Password hashing and validation

Contrary to what many people might believe, when you enter your password to log into a device or account, the system does not directly validate your password. Instead, it hashes what you entered and then compares it with the stored hash value that the system or back-end database has.

Historically, and unfortunately in some cases today, passwords were stored in the clear. This meant that the system or main server of the site you were connecting to had the plaintext value of your password stored in a file or database. As computers became common household objects and the internet boom led to an increase in online activity, security researchers quickly realized that plaintext passwords would not suffice for privacy and protection. informations.

Today, most systems store the hashed values ​​of your password in their databases so that when you authenticate, the system has a way to validate your identity against an encrypted version of your password. pass.

For added security, some systems (those based on Linux, for example), add a salt, which is a 32 character string, at the end of the password before it is hashed. This step prevents two of the same hashes from occurring when two people have the same password, such as “Pa$$word123”. By adding a unique salt to each, it is impossible for the two hash values ​​to be identical. Salting passwords also makes them much harder to crack, which is valuable in the event of a data breach.

Hash and Blockchain

blockchain is a modern technology that enables efficient and immutable transactions. It has many uses now, including cryptocurrency, NFT markets, international payments, etc.. Blockchains operate in a peer-to-peer fashion where transactions are recorded and shared across all computers in the blockchain network. But how exactly can transactions be made immutable? By cryptographic hash, of course.

Hash in a blockchain works the same as the other use cases described above: a hash function is applied to a block of data to provide a hash value. The difference in its use within a blockchain is that blockchains use nuncios, which are random or semi-random numbers, and each transaction requires hashing the additional block of data. A nonce is a number that is used only once and is used to prevent replay attacks in a blockchain. Replay Attacks occur when an attacker intercepts a communication on a network and then retransmits that communication from his own system. As you might guess, this can have a significant impact on the security of a blockchain, so using nonces helps prevent them from succeeding.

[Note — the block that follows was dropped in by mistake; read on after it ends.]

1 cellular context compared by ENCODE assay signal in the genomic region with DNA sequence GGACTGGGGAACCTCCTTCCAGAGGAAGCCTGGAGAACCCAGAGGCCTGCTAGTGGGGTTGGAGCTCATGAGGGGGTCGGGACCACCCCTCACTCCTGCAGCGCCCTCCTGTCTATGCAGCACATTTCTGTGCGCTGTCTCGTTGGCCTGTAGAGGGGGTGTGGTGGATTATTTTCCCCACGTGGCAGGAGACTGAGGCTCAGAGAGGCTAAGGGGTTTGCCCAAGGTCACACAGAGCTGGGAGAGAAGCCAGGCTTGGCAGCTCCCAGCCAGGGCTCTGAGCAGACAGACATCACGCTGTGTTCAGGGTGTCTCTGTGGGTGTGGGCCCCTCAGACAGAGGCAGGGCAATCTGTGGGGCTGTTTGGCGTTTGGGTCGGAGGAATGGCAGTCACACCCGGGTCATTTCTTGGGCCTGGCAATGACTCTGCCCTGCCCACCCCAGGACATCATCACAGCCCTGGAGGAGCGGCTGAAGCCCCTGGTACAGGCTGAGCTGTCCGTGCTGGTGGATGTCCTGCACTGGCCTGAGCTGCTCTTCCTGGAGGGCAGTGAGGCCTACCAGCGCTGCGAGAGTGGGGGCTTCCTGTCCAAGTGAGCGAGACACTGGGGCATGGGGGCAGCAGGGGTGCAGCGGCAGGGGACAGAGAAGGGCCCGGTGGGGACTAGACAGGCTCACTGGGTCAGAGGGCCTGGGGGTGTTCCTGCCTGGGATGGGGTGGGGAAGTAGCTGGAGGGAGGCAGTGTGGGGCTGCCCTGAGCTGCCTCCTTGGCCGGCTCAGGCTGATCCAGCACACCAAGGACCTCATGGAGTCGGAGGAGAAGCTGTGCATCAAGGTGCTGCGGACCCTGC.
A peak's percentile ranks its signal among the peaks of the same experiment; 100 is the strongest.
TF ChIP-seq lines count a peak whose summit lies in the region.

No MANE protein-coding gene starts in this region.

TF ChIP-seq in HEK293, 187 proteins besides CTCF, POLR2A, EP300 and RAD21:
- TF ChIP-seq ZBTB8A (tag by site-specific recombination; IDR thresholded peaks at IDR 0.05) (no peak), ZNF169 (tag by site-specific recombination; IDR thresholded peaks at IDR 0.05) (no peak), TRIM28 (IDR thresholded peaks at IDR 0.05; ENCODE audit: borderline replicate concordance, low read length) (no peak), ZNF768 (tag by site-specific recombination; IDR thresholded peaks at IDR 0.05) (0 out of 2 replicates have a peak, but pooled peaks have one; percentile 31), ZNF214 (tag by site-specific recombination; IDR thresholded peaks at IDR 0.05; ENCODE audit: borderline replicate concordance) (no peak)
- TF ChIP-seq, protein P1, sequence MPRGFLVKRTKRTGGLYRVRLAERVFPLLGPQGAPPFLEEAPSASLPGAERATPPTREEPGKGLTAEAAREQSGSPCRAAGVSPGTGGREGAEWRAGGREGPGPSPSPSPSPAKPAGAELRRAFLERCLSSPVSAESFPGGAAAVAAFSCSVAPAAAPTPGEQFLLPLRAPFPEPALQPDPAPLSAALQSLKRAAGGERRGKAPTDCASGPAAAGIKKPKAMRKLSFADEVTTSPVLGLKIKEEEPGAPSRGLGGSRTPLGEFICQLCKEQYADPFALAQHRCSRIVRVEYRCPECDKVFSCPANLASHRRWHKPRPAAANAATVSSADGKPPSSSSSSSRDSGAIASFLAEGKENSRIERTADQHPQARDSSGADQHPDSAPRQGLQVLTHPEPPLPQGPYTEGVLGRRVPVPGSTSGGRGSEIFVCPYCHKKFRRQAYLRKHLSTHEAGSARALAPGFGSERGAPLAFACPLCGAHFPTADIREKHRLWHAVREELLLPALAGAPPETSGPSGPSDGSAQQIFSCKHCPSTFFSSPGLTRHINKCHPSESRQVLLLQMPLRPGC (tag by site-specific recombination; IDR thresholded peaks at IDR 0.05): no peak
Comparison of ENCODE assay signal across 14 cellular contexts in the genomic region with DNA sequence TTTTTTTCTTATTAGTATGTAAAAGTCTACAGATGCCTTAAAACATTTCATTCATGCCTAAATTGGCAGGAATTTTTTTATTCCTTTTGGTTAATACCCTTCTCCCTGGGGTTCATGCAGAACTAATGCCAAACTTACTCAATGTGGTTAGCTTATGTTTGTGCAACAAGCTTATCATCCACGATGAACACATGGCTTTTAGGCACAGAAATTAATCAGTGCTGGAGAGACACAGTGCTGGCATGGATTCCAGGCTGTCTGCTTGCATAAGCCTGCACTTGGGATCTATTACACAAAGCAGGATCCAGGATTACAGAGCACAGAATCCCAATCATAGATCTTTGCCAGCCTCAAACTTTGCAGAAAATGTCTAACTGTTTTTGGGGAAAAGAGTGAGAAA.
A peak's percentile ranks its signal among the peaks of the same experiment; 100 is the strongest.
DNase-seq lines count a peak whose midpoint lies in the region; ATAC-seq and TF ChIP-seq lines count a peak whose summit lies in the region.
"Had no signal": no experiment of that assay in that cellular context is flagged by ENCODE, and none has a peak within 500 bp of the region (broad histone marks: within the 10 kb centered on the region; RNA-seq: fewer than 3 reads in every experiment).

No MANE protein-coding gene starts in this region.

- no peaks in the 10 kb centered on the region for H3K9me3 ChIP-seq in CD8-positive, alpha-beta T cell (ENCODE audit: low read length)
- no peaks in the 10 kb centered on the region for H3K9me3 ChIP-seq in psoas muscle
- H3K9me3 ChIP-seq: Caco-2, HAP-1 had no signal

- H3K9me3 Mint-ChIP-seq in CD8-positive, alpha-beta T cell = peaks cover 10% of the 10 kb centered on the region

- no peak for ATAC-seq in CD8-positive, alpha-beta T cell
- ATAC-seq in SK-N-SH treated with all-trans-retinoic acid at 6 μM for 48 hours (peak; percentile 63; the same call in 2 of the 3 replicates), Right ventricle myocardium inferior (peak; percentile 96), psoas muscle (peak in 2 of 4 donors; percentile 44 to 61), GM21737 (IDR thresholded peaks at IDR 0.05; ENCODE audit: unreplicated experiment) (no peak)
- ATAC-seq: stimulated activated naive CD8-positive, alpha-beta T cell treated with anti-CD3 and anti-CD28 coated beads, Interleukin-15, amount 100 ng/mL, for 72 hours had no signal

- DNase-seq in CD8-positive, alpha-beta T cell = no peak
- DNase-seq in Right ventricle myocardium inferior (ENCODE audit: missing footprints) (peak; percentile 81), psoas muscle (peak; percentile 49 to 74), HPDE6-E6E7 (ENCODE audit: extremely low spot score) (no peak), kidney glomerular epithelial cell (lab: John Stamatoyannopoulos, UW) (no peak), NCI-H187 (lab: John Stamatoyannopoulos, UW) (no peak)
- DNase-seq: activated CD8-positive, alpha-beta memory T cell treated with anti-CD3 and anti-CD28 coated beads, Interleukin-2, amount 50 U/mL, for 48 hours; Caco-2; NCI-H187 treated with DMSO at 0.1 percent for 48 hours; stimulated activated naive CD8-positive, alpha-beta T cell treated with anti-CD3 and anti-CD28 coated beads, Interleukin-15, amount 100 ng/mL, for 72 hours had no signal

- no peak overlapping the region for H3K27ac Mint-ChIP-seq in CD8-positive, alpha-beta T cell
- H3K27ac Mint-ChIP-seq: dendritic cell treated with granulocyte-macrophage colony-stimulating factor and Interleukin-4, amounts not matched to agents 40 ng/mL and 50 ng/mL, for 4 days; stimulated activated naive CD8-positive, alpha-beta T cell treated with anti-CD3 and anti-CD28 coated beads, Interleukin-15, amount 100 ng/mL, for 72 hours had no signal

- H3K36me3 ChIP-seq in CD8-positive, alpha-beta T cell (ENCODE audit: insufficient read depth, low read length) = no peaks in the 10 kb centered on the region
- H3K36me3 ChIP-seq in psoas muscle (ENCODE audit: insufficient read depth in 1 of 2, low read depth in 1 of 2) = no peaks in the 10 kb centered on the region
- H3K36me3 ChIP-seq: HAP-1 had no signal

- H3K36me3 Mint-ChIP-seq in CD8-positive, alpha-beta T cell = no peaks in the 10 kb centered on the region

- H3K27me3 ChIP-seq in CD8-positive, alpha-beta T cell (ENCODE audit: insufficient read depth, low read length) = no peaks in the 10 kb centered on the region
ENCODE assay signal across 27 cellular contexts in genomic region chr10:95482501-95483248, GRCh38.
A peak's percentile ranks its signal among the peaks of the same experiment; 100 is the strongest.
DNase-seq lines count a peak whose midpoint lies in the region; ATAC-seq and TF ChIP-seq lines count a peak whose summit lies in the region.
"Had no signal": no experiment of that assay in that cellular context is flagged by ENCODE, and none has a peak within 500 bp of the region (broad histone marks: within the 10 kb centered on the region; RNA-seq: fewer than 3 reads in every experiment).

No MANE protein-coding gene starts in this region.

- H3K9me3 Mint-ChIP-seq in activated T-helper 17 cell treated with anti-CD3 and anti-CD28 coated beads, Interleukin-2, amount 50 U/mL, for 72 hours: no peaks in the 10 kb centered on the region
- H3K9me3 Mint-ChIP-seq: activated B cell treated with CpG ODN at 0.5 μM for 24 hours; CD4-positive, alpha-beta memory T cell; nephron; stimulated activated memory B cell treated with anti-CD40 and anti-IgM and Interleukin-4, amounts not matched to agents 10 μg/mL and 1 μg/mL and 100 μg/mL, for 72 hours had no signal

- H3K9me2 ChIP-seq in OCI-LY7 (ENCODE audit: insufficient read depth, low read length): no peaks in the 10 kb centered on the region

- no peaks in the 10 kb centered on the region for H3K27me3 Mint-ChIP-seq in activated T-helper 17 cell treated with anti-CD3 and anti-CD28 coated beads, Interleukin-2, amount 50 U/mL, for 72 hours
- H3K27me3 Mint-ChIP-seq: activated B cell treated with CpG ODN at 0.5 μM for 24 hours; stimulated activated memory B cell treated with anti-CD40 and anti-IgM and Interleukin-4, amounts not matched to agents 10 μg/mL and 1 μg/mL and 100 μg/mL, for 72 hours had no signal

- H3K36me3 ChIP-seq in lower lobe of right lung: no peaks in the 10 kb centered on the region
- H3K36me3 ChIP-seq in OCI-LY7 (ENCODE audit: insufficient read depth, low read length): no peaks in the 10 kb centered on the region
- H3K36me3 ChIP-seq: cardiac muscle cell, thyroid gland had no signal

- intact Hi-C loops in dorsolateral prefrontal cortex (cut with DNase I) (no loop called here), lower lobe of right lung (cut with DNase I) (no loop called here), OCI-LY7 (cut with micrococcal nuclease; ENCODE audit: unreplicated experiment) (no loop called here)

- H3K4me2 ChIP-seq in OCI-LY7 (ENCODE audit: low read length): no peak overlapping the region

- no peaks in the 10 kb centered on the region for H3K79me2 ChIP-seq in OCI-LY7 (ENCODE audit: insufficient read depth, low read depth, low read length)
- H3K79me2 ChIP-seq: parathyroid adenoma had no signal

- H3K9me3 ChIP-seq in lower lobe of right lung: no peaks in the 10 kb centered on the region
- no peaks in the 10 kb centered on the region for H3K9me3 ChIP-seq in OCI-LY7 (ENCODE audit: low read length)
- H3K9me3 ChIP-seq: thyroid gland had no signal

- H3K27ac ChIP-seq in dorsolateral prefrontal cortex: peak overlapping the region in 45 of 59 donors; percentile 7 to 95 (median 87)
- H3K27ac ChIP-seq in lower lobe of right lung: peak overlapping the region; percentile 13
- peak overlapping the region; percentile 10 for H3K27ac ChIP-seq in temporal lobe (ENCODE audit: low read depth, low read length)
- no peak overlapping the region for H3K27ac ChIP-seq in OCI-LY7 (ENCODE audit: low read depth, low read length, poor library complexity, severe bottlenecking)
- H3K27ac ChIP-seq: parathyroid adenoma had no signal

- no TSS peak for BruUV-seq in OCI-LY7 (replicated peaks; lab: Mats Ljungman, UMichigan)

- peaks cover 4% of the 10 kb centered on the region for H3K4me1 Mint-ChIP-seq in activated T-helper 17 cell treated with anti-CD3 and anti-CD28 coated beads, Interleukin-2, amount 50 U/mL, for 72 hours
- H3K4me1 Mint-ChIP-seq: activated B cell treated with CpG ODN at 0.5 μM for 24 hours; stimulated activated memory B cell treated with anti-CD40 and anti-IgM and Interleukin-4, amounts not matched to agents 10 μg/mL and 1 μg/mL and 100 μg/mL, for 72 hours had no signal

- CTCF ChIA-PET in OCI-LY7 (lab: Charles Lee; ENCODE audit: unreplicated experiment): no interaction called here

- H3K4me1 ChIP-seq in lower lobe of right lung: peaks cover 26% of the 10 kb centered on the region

As mentioned, each transaction generates a new block of data that needs to be hashed. Hash functions operate in various ways throughout the continuous loop that is the blockchain.

First, each block includes the hashed header value from the previous block. Before the new transaction is added, the header from the previous block is validated using this hash value. Like message and file integrity, the blockchain uses hash values ​​to perform similar validation to ensure that previous blocks of data have not been tampered with.

Once validated, the new block of data is added, along with a nonce, and the hashing algorithm is applied to generate a new hash value. This process creates a repeated cycle of hashing used to protect the integrity of transactions.

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The hash

Hashing has been, and continues to be, a valuable security mechanism for rendering data unreadable to the human eye, preventing interception by malicious individuals, and providing a means of validating its integrity. Over the years, hashing algorithms have become more secure and more advanced, making it difficult for malicious actors to reverse-engineer hashed values. Although hashes are always crackable, the complex mathematical operations behind them, along with the use of salts and nonces, make it less possible without massive computing power.

About Shirley L. Kreger